Commentary and analysis of recent UK political events
Following Guardian editor Alan Rusbridger appearance yesterday, MI5 boss Andrew Parker is called to the home select affairs committee. Andrew Parker has previously appeared before the Intelligence and Security Committee with advance notice of questions. The committee is expected to ask Parker to justify his severe criticism of the Guardian for publishing articles sourced from the NSA whistleblower Edward Snowden i.e. essentially that publication by the Guardian endangered national security and that terrorists are now able to evade government snooping (spying).
From the outset, the transatlantic partnership has been driven by corporations and their lobby groups, who boast of being able to “co-write” it. Persistent digging by the Corporate Europe Observatory reveals that the commission has held eight meetings on the issue with civil society groups, and 119 with corporations and their lobbyists. Unlike the civil society meetings, these have taken place behind closed doors and have not been disclosed online.
Though the commission now tells the public that it will protect “the state’s right to regulate”, this isn’t the message the corporations have been hearing. In an interview last week, Stuart Eizenstat, co-chair of the Transatlantic Business Council – instrumental in driving the process – was asked if companies whose products had been banned by regulators would be able to sue. Yes. “If a suit like that was brought and was successful, it would mean that the country banning the product would have to pay compensation to the industry involved or let the product in.” Would that apply to the European ban on chicken carcasses washed with chlorine, a controversial practice permitted in the US? “That’s one example where it might.”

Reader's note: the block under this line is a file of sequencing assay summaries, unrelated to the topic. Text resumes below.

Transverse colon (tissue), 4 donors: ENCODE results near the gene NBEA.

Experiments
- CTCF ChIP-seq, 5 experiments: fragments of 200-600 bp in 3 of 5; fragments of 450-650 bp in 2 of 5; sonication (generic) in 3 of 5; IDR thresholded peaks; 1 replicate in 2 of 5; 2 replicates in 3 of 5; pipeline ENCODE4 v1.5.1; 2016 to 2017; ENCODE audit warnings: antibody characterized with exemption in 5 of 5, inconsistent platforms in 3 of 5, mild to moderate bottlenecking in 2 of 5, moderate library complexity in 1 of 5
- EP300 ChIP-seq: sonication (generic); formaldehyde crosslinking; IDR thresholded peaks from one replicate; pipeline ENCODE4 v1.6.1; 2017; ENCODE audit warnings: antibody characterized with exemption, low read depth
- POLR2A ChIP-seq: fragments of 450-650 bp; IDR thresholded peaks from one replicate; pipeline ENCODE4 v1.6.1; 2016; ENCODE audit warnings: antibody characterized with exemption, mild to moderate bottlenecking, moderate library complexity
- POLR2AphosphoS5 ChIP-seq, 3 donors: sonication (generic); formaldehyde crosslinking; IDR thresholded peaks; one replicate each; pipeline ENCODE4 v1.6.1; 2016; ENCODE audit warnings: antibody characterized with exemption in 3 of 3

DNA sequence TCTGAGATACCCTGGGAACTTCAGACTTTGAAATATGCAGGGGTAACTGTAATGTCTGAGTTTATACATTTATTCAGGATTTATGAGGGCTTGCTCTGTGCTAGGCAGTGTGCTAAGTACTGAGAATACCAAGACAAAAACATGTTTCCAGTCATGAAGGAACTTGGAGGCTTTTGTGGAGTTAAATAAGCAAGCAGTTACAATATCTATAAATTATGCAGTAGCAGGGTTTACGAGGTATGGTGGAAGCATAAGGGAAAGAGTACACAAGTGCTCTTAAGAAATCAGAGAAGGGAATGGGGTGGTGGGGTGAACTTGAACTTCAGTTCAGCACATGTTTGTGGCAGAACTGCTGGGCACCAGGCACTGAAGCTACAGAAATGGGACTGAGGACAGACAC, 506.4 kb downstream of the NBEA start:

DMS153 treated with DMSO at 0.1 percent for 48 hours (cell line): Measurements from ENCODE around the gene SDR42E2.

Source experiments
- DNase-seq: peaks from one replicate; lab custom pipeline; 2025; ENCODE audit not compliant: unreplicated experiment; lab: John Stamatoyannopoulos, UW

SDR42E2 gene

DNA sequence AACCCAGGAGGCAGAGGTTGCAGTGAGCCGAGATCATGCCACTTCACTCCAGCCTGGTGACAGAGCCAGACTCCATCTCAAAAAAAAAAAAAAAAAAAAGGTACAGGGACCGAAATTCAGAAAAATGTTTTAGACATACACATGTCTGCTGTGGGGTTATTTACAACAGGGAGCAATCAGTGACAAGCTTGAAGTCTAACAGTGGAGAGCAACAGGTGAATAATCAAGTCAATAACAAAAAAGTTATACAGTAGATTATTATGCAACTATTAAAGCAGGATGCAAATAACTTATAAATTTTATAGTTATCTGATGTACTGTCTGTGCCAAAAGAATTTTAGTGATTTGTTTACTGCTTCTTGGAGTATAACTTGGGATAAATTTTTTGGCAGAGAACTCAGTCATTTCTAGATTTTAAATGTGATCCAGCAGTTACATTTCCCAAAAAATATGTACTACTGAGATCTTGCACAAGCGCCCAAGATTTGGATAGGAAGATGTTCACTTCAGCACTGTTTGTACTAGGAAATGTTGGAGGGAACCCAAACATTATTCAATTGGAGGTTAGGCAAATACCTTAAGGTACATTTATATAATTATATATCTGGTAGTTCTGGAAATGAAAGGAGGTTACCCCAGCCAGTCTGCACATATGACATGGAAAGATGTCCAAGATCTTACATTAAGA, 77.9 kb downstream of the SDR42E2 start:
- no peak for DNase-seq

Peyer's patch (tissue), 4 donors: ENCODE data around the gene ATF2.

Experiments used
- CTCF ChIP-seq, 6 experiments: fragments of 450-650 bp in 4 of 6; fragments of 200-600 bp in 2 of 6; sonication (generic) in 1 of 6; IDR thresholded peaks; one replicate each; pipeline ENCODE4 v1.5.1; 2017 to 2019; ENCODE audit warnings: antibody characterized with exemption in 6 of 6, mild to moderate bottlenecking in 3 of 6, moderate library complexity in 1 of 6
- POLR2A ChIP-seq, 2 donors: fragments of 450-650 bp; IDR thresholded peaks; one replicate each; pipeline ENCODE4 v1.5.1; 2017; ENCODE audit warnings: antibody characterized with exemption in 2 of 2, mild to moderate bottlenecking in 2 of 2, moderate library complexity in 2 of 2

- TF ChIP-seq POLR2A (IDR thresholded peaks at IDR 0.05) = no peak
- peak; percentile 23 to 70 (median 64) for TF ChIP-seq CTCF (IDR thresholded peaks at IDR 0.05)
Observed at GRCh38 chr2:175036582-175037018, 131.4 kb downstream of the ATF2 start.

What the commission and its member governments fail to explain is why we need offshore arbitration at all. It insists that domestic courts “might be biased or lack independence”, but which courts is it talking about? It won’t say. Last month, while trying to defend the treaty, the British minister Kenneth Clarke said something revealing: “Investor protection is a standard part of free-trade agreements – it was designed to support businesses investing in countries where the rule of law is unpredictable, to say the least.” So what is it doing in an EU-US deal? Why are we using measures designed to protect corporate interests in failed states in countries with a functioning judicial system? Perhaps it’s because functioning courts are less useful to corporations than opaque and unjust arbitration by corporate lawyers.